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Edmonton man burned in accident nearly 10 years ago says he wouldn't change a thing
Linda Hoang, CTV Edmonton
Published Wednesday, January 16, 2013 4:53PM MST
Last Updated Wednesday, January 16, 2013 5:30PM MST
It’s been nearly a decade since a tragic accident left an Edmonton man with severe burns to 90 per cent of his body. Spencer Beach almost died, but looking back now, Beach says he wouldn’t change a thing.
Beach says he’s been to hell and back, after a workplace accident almost killed him in 2003.
He was removing flooring using what he calls a highly-flammable chemical, when it ignited.
“In less than 20 seconds I had burned 90 per cent of my body with third and fourth-degree burns,” Beach said.
“I was given a five per cent chance to live.”
Beach spent more than a year in hospital, and admits he struggled with suicidal thoughts, depression and anger, but says going through all of those emotions helped him become the man he is today.
“Anger chewed me out and spit me out in the hospital,” Beach said.
“I had to go through that anger but what I found was that once I tapped into it, once I understood why it was happening to me, and it was in me and it was trying to take over my life, I was able to tap into that and turn it around and use it as something to motivate me to get to where I am today.”
Beach began speaking to groups about workplace safety, which has led to a successful career where he puts on more than 100 safety and motivational presentations each year.
“I’ve turned such a horrible event into helping so many people,” he said.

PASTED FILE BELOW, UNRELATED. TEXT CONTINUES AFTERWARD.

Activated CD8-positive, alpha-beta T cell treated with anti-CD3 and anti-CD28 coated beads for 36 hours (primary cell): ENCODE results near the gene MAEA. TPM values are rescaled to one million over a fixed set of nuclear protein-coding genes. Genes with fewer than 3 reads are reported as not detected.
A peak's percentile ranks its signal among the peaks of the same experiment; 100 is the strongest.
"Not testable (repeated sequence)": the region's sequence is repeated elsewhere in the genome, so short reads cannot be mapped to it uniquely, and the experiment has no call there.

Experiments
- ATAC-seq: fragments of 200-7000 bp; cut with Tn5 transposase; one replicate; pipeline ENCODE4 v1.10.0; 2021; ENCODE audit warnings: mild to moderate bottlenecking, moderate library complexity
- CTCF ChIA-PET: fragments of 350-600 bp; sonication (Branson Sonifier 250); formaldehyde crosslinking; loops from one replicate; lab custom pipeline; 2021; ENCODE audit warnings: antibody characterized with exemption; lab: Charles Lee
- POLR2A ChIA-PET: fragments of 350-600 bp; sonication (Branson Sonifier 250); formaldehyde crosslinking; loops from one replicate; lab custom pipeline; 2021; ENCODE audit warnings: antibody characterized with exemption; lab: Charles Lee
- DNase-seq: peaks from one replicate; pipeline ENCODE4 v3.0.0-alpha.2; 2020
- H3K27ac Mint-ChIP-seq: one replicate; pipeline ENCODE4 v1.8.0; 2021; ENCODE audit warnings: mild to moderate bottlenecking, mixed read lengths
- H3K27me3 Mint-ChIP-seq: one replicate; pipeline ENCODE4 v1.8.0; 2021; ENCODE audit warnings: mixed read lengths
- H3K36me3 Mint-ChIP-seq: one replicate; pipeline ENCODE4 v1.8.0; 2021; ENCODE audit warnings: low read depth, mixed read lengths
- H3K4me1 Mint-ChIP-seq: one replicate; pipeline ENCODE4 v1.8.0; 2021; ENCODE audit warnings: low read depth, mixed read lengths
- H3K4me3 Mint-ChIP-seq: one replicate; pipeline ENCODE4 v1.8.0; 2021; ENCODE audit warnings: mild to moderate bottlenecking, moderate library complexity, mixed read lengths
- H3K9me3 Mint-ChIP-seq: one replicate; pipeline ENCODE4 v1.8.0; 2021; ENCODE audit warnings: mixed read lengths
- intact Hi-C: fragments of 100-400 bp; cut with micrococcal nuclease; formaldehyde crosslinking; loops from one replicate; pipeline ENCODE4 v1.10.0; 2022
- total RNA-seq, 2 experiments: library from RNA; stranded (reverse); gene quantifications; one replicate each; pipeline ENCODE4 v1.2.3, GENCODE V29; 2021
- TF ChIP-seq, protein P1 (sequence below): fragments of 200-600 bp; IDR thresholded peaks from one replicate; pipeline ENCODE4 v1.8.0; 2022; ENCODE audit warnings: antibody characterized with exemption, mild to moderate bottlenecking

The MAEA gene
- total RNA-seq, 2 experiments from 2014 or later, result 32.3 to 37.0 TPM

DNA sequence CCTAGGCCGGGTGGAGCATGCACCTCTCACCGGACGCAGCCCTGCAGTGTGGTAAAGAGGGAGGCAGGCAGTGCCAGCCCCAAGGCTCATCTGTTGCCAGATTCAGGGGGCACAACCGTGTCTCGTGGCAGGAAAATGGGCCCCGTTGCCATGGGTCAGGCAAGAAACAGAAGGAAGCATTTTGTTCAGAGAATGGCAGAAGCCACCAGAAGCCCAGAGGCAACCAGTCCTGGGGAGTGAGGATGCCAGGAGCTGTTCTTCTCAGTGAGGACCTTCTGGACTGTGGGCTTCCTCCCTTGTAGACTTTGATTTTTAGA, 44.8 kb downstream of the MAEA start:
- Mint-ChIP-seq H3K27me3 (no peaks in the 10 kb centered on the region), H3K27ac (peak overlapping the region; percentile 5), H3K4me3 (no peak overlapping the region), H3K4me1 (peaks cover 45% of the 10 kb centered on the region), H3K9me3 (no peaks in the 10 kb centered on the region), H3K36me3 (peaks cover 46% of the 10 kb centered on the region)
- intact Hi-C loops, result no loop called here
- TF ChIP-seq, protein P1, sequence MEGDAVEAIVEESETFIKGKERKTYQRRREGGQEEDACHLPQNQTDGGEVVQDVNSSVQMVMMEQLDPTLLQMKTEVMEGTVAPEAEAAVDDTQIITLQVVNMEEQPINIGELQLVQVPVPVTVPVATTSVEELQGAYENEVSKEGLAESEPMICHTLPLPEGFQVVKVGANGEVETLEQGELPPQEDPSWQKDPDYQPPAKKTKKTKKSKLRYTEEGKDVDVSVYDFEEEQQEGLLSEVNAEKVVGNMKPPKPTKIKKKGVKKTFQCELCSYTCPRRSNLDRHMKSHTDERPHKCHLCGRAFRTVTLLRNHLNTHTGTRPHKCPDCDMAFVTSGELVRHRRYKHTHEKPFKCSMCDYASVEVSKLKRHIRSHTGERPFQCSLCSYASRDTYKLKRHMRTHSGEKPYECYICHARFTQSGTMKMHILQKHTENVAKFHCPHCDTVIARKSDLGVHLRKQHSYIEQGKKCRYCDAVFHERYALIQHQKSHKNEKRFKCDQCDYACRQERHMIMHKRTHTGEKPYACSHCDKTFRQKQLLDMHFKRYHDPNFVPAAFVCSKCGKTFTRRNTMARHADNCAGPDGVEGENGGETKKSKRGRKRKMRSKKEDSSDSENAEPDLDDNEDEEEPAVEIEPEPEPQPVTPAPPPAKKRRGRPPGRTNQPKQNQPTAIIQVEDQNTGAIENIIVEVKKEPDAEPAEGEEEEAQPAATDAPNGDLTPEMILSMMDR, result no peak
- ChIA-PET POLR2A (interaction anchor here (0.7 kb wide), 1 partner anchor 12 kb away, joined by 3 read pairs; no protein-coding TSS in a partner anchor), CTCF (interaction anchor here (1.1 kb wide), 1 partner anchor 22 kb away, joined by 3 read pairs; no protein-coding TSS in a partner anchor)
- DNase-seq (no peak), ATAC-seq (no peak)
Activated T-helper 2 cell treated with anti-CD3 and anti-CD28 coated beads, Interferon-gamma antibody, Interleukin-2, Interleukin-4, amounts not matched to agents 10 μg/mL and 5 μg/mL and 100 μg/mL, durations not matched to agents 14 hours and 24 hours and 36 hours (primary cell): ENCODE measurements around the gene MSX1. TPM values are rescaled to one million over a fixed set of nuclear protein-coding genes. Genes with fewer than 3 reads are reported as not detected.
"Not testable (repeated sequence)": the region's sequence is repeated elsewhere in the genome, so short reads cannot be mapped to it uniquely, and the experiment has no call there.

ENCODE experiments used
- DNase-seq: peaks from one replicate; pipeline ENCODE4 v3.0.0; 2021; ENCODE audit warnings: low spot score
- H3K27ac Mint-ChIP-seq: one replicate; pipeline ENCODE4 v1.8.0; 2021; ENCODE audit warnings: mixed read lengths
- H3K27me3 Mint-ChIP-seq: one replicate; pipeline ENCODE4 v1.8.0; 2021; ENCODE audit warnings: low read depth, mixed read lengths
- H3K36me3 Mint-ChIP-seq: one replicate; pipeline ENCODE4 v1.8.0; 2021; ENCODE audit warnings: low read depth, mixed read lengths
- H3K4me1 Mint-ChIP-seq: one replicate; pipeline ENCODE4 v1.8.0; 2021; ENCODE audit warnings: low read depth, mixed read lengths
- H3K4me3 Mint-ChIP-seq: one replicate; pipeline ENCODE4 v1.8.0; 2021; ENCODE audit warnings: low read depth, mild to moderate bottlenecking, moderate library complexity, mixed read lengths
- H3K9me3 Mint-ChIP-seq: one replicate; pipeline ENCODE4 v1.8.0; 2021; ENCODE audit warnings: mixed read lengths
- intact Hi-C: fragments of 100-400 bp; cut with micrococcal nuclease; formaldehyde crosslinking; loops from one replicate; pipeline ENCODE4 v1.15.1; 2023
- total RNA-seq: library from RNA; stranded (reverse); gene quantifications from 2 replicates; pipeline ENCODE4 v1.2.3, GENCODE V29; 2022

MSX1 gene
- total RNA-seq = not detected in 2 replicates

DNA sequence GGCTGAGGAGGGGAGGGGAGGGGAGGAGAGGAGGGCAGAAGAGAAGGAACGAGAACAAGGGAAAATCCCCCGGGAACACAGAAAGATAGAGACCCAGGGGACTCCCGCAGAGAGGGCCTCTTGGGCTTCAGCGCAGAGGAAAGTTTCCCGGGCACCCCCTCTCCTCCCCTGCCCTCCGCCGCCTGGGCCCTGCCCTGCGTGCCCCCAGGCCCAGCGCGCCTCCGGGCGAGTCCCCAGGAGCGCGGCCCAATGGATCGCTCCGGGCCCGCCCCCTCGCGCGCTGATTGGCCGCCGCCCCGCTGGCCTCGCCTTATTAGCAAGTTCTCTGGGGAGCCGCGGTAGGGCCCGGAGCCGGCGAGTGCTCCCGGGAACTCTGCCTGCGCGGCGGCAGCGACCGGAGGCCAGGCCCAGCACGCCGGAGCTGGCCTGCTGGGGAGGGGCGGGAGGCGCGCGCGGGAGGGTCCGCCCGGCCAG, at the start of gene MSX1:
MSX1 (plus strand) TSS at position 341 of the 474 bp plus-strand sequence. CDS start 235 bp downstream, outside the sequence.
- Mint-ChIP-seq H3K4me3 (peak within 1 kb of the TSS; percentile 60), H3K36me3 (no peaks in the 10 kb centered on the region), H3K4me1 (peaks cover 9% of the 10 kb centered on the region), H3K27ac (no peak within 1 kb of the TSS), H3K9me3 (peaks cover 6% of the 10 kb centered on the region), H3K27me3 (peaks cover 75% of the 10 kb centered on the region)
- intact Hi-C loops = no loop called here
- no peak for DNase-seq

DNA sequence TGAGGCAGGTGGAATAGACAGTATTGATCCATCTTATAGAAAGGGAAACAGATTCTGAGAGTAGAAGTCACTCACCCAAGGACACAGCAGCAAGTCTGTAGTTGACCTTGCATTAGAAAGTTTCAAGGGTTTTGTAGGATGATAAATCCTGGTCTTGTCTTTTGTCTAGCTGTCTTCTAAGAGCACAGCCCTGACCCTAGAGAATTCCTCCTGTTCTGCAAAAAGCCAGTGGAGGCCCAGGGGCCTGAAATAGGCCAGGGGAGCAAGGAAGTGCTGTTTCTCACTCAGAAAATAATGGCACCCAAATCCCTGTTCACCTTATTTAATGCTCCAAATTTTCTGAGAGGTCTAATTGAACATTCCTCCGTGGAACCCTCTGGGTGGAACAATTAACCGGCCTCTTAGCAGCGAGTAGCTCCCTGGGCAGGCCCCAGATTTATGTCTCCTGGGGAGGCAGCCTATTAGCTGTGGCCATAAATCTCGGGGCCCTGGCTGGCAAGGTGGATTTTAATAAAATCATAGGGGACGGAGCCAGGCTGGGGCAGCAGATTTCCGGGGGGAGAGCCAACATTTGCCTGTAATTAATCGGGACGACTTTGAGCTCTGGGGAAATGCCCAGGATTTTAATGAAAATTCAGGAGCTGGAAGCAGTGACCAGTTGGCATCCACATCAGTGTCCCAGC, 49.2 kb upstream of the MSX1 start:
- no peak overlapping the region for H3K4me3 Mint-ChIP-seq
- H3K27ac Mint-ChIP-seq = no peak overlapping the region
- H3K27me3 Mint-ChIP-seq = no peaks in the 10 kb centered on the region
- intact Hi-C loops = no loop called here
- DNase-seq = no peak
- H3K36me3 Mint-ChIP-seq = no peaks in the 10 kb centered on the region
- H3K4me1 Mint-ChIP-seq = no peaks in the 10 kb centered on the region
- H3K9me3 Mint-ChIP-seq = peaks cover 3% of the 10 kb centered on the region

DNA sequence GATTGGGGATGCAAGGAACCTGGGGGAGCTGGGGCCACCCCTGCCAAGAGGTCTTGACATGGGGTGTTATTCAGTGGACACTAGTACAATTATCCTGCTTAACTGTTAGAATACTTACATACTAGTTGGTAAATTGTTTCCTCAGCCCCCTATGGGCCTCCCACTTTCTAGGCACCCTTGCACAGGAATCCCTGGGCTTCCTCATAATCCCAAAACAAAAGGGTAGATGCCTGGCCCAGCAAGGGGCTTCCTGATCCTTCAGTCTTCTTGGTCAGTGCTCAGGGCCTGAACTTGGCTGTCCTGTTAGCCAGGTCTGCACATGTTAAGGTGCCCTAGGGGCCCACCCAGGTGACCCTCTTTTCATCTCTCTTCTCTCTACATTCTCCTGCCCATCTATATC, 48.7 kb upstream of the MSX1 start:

“I do know I’ve made a difference.”
Beach says he receives Facebook messages, emails, and has people come up to him after presentations to talk about what his words meant to them.
He recently spoke to a group of students at NAIT, and left many in the crowd with a new outlook on life.
“We actually think he should be one of our teachers because we learned so much from him,” said student Sarah Boire.
“I’m going to make sure everything is in place for my own safety so I can see my family when I get done the job for the day,” said student Michael Laveck.
Beach recently released a DVD, aimed at helping organizations build on their safety programs. He also has a book called In Case of Fire, which details his accident and recovery.
Looking back, Beach says it wasn't the burns that hurt the most.
He says the biggest pain was seeing how the accident affected his friends and family.
“Knowing that it changed my family’s life, seeing my family go through depression, seeing my friends leave me because they can’t deal with it, they can’t see me like this and know who I used to be, just the pain I caused everybody else, that was the hardest pain,” he said.
But Beach doesn’t regret the accident.
“I’ve gone through hell and back but I wouldn’t change what happened to me,” he said.
“It took, let’s be honest, 10 years to get that perspective but really.”
Beach is hosting event in April to mark the 10-year anniversary of the accident.
With files from Carmen Leibel